• More than 2000 people evacuated due to forest fires
    by chrisk on July 20, 2021 at 4:07 pm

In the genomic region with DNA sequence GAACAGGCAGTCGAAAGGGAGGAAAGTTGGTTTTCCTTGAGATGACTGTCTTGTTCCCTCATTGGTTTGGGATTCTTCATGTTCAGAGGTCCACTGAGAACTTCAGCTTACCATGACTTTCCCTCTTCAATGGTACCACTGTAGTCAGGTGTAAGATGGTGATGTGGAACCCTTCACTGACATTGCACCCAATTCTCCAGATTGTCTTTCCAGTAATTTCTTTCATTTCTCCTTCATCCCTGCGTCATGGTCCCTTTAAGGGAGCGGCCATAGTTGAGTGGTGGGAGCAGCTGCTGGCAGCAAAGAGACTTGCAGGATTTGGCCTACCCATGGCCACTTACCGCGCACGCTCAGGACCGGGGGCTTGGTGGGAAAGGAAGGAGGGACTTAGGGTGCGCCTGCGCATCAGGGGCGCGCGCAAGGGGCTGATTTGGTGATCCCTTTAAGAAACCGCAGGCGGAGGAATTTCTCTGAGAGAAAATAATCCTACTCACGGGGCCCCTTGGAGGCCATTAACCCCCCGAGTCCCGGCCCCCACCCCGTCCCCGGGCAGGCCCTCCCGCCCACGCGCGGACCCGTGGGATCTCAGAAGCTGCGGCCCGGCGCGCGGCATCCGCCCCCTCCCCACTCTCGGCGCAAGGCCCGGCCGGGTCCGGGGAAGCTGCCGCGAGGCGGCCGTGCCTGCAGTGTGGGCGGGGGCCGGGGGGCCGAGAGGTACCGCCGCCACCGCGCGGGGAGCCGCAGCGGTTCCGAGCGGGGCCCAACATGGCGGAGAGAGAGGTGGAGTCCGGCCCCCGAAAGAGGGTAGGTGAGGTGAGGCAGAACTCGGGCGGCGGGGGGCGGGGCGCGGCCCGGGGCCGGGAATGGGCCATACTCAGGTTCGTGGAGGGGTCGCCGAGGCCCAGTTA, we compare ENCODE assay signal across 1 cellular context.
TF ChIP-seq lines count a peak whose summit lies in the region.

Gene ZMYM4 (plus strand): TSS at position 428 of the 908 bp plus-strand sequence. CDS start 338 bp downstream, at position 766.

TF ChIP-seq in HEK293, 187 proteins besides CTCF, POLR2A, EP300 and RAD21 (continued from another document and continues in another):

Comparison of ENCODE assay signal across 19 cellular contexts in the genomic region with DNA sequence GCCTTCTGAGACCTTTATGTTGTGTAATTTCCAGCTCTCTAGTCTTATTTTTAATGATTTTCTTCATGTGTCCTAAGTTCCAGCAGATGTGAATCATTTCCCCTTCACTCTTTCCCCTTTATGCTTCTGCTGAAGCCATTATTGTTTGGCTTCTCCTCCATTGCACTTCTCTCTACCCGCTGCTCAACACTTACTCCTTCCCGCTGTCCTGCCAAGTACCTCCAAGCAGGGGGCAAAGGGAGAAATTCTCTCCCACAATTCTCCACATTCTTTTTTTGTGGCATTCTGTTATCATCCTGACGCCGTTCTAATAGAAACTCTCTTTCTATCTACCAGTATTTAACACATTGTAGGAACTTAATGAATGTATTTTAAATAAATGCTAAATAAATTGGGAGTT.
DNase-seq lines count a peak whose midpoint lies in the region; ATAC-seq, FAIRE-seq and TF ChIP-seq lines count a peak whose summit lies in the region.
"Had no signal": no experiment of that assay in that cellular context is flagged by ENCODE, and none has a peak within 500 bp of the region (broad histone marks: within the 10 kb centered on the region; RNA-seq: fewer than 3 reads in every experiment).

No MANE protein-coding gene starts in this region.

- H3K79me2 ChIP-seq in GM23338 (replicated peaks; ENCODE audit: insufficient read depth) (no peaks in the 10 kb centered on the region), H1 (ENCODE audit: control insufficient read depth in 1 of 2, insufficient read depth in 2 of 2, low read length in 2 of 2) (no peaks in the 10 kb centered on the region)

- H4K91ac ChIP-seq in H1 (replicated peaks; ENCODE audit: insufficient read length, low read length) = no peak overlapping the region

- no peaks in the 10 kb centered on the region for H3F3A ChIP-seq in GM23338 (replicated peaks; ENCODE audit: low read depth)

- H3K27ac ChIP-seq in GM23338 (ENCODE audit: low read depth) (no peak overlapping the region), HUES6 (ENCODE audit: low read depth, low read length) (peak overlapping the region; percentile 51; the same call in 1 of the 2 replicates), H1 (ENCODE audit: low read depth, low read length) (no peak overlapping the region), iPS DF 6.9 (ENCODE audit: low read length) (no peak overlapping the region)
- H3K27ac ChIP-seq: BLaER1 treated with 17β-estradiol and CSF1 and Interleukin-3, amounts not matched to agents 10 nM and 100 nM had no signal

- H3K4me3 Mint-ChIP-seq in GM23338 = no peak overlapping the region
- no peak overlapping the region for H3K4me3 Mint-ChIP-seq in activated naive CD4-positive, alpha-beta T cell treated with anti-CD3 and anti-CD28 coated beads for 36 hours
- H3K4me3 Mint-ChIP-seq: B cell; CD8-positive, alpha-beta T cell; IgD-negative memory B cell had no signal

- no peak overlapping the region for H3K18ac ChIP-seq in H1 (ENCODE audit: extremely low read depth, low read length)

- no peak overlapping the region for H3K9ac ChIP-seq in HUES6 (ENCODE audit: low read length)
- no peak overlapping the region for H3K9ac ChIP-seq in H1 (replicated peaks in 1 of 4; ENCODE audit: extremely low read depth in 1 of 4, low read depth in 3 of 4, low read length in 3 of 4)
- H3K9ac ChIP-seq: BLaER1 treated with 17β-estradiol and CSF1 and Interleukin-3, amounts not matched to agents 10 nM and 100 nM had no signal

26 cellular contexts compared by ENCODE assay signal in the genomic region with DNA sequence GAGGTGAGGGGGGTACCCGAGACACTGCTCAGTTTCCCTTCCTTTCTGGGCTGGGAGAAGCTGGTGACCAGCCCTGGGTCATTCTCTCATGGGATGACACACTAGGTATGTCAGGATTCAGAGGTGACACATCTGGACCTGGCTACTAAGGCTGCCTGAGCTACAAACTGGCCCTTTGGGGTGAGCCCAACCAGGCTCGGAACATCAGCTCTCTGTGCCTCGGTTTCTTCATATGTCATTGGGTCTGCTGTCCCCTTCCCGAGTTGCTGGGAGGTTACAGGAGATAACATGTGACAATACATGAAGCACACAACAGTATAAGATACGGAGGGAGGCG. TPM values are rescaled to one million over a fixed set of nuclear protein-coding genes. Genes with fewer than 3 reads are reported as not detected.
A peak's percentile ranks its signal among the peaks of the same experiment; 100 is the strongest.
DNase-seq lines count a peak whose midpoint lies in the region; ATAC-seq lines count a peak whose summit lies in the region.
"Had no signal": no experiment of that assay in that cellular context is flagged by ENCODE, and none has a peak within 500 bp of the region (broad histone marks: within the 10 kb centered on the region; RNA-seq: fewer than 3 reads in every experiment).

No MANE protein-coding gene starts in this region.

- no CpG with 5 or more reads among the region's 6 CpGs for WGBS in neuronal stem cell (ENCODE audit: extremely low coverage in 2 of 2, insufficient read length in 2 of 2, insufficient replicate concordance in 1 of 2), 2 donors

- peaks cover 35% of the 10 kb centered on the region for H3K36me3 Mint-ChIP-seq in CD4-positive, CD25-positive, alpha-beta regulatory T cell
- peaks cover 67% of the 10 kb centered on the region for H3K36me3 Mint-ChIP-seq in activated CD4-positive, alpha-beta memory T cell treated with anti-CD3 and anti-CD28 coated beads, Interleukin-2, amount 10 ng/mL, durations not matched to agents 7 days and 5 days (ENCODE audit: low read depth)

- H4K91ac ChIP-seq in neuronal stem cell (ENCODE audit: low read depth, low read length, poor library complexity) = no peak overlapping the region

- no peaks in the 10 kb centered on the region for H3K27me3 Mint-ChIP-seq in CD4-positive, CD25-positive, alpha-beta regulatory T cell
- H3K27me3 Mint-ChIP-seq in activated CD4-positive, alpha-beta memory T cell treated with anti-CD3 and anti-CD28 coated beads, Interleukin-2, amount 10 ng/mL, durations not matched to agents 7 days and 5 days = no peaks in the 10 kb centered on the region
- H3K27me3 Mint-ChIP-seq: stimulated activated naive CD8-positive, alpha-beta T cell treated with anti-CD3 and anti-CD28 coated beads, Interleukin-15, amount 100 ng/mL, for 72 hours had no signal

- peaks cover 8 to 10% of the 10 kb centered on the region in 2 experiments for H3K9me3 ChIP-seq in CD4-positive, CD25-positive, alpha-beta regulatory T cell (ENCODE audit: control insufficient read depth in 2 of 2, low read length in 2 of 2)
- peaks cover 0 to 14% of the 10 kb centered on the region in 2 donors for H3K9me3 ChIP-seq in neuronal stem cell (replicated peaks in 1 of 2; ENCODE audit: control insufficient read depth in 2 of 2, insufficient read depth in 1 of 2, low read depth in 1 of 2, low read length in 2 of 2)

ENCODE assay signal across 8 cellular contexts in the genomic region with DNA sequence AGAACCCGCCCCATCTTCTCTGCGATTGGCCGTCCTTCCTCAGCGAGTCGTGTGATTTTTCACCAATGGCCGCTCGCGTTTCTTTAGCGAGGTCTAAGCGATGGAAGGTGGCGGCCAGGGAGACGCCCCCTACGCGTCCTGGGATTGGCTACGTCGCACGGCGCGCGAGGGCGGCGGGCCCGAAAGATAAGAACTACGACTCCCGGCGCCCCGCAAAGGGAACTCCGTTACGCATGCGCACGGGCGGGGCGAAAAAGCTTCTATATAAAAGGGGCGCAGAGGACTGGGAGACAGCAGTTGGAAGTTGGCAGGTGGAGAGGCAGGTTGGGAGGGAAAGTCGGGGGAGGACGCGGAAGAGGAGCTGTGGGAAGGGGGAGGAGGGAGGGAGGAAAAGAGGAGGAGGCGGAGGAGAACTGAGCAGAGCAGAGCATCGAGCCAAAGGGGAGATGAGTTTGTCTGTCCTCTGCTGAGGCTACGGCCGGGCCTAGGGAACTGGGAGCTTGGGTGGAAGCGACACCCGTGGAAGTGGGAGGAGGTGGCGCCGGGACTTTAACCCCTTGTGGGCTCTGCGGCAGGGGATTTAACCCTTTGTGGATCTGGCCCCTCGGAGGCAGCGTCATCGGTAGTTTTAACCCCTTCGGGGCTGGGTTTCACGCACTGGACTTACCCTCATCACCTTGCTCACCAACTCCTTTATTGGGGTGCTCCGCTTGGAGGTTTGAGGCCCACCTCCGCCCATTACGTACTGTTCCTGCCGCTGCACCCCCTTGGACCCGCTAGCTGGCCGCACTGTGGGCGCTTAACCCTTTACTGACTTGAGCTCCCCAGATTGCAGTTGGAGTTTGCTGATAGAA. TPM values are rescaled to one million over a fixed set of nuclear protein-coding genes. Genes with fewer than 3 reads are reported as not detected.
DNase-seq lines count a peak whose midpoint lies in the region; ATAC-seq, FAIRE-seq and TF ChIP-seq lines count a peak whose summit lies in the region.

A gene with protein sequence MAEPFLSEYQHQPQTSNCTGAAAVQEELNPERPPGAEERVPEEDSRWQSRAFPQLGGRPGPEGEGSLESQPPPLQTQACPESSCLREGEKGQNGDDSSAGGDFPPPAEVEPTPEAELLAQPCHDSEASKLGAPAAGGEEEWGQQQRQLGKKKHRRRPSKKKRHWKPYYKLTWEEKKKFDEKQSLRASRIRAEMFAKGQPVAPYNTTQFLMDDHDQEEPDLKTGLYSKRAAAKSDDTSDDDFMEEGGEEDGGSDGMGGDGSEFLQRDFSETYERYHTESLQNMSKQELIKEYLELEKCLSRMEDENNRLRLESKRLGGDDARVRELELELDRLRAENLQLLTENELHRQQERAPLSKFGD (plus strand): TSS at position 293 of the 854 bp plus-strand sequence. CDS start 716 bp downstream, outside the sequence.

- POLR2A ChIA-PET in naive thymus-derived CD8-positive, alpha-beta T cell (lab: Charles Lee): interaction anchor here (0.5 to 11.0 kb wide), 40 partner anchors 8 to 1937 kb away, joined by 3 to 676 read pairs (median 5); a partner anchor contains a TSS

A Ministry of Northern Development, Mines, Natural Resources and Forestry online map shows the new forest fires in orange, active forest fires in red and current restricted fire zones in cross-hatched lines on July 18. Screenshot. About 2,000 people were evacuated from Poplar Hill, Deer Lake and Pikangikum as of July 16 due to smoke from forest fires near their communities. About 560 people were evacuated from Poplar Hill, about 630 from Deer Lake and about 865 from Pikangikum as of July 16. “There’s almost 300 (Poplar Hill evacuees) in Thunder Bay and there’s some other people who went to Cochrane, there’s 100 there, and there’s another (group of evacuees in) Kapuskasing,” says Poplar Hill Deputy Chief Alvin Owen on July 14. “Chief (Howard Comber) is still in the community and one of the councillors. I think there’s about 160 left over in our community — they don’t want to go out.” Owen says Ministry of Northern Development, Mines, Natural Resources and Forestry officials told the community that there would be “a lot of smoke” from the forest fire. “For our community, that’s the first time — we haven’t had an evacuation before,” Owen says. “We were flown out by the (Canadian Armed Forces C-130) Hercules and the Dash 8 and a Caravan. I think there were 70 or 80 people on (the Hercules) and on the Dash 8 over 30.” As of July 17, Red Lake 65, sized at 12,325 hectares, was located about 7 kilometres northwest of Poplar Hill. Three FireRanger crews were assigned to protect the community and critical infrastructure. The fire behaviour was too aggressive to safely put out ground crews and smoke and visibility posed challenges for using firefighting aircraft in the area as of July 17. Fire officials were looking for opportunities to bring the fire to natural boundaries. Red Lake 51, sized at 45,776 hectares, was located about 24 kilometres west of Deer Lake as of July 17. The fire behaviour was too aggressive to safely put out ground crews and fire officials were looking for opportunities to bring the eastern edge of the fire closest to the community to natural boundaries as of July 17. Red Lake 77, rated as not under control at 17,120 hectares, was located about 36 kilometres west of Red Lake as of July 17. FireRanger crews were working alongside municipal firefighters to protect the community and critical infrastructure. Grand Chief Alvin Fiddler called for the provincial government to declare a State of Emergency on July 12 to trigger an immediate response to assist remote First Nation communities threatened by forest fires. “Three of our communities have been forced to evacuate, and if fire conditions and behaviour continue on current course the potential for full scale evacuations of several communities is a reality,” Fiddler says. “This is quickly becoming a NAN-wide emergency and requires an immediate, coordinated response. The City of Thunder Bay took quick action declaring a State of Emergency over the weekend that has allowed them to accommodate some of the evacuees from our communities, and we are grateful. It is time for the province to do the same so the appropriate personnel, equipment and supports can be mobilized before this situation becomes worse. Lives are at stake, there is no time to waste.” The provincial government issued an Emergency Area Order for all of northwestern Ontario due to the extreme fire hazard and increased forest fire activity on July 14. “I am monitoring the situation closely and the government is doing everything it can to protect communities and property in the area,” says Greg Rickford, minister of Northern Development, Mines, Natural Resources and Forestry. “Public safety is our first priority, and we will continue to provide all support necessary to protect the health and well-being of those impacted by wildfires.” The provincial government also announced on July 16 that more than 100 firefighters and support staff from Mexico were scheduled to arrive in Toronto on July 17 to help fight against several large forest fires in northwestern Ontario. “We are thankful for the brave efforts of Ontario’s forest firefighters and all the people that support their efforts to keep our northern communities safe,” Rickford says. “Keeping people safe and protecting property is our top priority.” Thunder Bay Fire Rescue Fire Chief Greg Hankkio says about 174 people from Deer Lake and about 357 people from Poplar Hill were evacuated to Thunder Bay as of July 14 due to smoke and fire conditions. “Our role is to provide them a home away from home while they are dealing with a very stressful situation in their community,” Hankkio says. “They began arriving on Sunday (July 11), the rest of the people arrived on Monday and some into Tuesday and now we’re getting them settled and trying to take care of any medical needs they have as best we can.” In addition to Thunder Bay Fire Rescue, the local coordinating team in Thunder Bay included representatives from the City of Thunder Bay, Thunder Bay Police Service, Superior North EMS, Emergency Management Ontario, Canadian Red Cross and Thunder Bay District Health Unit. As of July 17 there were 102 active fires in the northwest region, including 34 fires not under control, seven fires being held, 18 fires under control and 43 fires being observed. A total of 13 fires were called out on July 17. Featured In Slider: yesAuthor: Rick GarrickDate Published: Tuesday, July 20, 2021 - 23:06